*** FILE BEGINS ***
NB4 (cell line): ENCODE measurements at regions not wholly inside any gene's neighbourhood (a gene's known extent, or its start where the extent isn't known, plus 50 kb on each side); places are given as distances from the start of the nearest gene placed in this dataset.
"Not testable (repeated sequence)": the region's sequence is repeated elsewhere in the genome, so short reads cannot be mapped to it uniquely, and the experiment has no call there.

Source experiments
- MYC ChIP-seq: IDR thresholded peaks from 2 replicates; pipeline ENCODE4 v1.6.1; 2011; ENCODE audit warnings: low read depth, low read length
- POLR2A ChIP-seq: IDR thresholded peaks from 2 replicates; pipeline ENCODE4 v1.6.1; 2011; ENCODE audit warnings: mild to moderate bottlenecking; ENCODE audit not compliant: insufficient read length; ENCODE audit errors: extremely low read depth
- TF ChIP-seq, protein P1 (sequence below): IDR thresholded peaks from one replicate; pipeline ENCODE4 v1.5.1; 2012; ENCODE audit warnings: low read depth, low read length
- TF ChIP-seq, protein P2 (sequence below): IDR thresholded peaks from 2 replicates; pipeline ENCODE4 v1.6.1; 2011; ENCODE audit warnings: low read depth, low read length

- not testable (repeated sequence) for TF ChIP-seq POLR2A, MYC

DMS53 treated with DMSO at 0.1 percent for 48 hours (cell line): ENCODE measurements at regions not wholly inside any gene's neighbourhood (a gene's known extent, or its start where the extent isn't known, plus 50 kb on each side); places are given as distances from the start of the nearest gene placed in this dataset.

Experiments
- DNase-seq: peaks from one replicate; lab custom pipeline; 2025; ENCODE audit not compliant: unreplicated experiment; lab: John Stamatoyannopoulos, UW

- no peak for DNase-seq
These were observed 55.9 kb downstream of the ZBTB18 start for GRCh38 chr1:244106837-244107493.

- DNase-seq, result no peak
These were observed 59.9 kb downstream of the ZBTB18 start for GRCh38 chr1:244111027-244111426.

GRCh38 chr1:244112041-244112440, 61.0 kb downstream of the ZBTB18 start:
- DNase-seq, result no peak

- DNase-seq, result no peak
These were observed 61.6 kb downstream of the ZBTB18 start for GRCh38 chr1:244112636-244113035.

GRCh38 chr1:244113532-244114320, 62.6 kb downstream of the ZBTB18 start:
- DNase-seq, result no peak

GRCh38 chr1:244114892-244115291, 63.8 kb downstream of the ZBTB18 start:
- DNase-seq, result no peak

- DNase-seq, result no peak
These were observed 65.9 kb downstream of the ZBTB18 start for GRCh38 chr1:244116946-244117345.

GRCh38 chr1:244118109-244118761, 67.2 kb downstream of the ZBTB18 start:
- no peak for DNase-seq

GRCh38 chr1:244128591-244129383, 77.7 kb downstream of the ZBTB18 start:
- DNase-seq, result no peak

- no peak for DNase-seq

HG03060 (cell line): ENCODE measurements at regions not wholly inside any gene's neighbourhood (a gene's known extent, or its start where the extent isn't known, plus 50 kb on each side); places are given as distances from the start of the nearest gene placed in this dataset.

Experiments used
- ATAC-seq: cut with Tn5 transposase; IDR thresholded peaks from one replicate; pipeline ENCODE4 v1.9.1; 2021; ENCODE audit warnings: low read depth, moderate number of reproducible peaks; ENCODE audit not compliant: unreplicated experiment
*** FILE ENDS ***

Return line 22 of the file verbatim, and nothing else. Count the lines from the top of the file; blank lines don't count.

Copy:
GRCh38 chr1:244114892-244115291, 63.8 kb downstream of the ZBTB18 start: